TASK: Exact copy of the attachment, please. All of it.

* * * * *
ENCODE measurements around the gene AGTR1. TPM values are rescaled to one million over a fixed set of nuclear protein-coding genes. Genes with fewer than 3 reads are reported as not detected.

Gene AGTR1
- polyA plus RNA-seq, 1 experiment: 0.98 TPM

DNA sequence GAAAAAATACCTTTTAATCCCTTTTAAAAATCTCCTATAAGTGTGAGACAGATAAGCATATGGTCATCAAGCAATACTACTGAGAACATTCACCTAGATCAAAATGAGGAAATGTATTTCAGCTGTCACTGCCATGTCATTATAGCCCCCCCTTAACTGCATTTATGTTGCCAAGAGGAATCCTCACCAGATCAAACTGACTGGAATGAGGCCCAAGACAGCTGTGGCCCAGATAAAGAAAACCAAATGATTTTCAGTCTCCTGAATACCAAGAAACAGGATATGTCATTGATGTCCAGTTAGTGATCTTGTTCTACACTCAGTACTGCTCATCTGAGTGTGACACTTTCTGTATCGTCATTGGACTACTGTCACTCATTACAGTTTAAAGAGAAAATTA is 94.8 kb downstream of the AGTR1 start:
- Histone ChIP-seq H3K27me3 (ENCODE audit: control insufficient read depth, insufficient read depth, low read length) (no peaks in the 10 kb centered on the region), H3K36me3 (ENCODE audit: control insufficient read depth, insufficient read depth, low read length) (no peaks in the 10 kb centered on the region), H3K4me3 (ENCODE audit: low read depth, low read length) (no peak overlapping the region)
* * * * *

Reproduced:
ENCODE measurements around the gene AGTR1. TPM values are rescaled to one million over a fixed set of nuclear protein-coding genes. Genes with fewer than 3 reads are reported as not detected.

Gene AGTR1
- polyA plus RNA-seq, 1 experiment: 0.98 TPM

DNA sequence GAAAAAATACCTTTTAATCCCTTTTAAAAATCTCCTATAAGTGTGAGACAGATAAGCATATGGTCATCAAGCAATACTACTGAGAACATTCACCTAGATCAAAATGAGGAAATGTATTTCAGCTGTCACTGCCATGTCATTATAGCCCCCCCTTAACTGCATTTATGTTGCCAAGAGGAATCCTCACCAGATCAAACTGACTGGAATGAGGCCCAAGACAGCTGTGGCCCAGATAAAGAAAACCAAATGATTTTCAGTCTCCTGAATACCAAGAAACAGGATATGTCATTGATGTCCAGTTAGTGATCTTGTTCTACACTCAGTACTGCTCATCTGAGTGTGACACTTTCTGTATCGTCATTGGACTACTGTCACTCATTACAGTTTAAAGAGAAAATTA is 94.8 kb downstream of the AGTR1 start:
- Histone ChIP-seq H3K27me3 (ENCODE audit: control insufficient read depth, insufficient read depth, low read length) (no peaks in the 10 kb centered on the region), H3K36me3 (ENCODE audit: control insufficient read depth, insufficient read depth, low read length) (no peaks in the 10 kb centered on the region), H3K4me3 (ENCODE audit: low read depth, low read length) (no peak overlapping the region)